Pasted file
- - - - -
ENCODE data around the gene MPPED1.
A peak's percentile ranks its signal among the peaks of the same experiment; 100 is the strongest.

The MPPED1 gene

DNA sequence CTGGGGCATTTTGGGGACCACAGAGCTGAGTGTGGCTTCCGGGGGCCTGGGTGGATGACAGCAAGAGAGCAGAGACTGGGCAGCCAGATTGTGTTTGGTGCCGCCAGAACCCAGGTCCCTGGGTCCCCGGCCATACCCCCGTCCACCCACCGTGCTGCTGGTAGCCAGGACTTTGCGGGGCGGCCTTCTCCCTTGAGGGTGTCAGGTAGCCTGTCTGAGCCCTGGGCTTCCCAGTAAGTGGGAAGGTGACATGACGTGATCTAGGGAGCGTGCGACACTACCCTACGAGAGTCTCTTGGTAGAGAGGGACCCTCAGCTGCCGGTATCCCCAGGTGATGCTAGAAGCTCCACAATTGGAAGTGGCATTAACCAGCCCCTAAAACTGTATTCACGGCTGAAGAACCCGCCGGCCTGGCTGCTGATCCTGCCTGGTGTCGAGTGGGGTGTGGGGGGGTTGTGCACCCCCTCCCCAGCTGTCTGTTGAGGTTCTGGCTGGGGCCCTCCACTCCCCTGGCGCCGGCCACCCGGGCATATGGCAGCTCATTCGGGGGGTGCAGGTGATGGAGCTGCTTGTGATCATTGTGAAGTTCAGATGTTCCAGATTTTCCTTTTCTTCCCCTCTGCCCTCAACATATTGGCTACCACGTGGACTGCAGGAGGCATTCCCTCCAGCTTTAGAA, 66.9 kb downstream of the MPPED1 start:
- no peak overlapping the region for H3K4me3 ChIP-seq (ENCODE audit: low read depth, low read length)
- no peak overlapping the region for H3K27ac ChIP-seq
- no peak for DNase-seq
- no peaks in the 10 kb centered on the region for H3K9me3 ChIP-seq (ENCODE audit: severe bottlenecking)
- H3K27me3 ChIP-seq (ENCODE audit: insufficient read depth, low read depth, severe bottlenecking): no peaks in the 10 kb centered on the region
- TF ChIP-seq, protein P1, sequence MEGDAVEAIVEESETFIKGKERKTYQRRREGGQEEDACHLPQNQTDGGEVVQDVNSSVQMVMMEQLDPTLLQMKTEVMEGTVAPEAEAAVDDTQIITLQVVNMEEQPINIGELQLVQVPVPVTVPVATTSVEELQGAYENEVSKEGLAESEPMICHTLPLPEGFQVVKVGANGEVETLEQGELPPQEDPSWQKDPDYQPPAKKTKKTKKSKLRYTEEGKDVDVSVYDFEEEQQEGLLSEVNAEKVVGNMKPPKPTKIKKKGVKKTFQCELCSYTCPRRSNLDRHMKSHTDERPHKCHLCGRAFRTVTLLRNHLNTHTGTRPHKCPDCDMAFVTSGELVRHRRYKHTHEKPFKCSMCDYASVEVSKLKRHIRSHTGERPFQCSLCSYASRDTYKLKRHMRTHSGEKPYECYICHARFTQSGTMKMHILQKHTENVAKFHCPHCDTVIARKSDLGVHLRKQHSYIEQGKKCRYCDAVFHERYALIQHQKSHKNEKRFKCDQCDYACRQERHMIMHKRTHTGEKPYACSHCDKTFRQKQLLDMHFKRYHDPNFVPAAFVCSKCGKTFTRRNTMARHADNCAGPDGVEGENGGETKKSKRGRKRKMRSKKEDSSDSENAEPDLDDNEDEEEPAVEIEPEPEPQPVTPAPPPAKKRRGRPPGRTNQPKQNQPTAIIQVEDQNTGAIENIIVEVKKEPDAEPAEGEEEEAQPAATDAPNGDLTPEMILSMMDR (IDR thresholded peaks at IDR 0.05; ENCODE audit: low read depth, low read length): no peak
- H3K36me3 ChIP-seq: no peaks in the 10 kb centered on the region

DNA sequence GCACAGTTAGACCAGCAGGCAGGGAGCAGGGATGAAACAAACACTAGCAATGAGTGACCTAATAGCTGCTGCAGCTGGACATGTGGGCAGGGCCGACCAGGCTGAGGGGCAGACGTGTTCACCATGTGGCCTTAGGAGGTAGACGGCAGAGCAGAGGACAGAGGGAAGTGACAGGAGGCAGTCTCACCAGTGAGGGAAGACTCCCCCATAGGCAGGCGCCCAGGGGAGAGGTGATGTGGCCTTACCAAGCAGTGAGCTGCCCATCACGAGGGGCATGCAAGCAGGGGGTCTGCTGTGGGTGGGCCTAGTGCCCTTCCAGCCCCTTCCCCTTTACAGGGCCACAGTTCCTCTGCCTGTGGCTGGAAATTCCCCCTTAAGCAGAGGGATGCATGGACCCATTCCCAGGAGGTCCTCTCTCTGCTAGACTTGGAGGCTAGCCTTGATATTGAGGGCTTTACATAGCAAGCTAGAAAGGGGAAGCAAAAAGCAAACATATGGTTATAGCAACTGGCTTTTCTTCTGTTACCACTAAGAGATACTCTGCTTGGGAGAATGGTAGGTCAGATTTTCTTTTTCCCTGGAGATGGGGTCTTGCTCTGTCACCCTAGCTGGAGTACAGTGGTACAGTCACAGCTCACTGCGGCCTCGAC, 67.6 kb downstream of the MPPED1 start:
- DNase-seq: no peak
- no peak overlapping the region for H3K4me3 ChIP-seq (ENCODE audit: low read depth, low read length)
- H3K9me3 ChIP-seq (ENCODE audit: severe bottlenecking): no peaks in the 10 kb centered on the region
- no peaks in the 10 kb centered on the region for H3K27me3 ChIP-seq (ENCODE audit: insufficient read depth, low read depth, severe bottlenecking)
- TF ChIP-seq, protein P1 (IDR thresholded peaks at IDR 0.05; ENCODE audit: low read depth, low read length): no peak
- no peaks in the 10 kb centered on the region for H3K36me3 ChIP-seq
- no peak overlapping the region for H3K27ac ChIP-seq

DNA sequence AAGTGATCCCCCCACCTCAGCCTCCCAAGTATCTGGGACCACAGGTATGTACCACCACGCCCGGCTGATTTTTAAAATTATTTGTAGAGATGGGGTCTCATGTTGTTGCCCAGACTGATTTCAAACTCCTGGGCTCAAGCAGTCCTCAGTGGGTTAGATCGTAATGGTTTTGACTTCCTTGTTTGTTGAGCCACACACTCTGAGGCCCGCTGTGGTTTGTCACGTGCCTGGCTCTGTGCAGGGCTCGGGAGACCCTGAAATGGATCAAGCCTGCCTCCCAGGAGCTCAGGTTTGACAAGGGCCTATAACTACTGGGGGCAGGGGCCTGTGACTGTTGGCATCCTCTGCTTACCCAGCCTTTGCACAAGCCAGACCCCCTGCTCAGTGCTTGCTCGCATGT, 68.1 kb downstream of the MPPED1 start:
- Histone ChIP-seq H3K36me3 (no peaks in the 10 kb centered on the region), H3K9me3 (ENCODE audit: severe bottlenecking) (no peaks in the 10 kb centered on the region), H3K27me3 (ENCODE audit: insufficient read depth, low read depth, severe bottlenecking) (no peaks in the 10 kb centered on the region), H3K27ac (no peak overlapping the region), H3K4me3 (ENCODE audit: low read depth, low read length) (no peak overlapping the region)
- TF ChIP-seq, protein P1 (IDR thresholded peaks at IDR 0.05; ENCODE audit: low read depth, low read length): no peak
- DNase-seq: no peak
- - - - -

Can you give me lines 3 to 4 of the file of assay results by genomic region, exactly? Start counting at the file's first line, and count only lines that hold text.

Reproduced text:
The MPPED1 gene

DNA sequence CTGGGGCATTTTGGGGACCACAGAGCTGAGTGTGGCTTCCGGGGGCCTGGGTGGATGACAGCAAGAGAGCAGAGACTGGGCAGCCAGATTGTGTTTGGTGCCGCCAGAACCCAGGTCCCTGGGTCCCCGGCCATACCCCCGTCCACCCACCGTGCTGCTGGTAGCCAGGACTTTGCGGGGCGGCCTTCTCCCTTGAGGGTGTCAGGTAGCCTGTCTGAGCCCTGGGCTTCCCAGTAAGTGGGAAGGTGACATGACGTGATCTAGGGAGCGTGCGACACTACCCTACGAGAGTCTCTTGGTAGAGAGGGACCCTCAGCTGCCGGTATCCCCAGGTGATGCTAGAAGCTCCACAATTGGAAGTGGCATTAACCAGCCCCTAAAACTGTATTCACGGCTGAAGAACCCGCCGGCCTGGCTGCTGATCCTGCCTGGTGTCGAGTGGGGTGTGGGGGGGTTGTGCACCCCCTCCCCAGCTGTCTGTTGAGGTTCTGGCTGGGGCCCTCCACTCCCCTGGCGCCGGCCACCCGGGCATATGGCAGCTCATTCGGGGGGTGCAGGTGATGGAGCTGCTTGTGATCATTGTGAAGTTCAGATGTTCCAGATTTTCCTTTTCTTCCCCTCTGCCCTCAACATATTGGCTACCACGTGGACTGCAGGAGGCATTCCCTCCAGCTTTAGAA, 66.9 kb downstream of the MPPED1 start: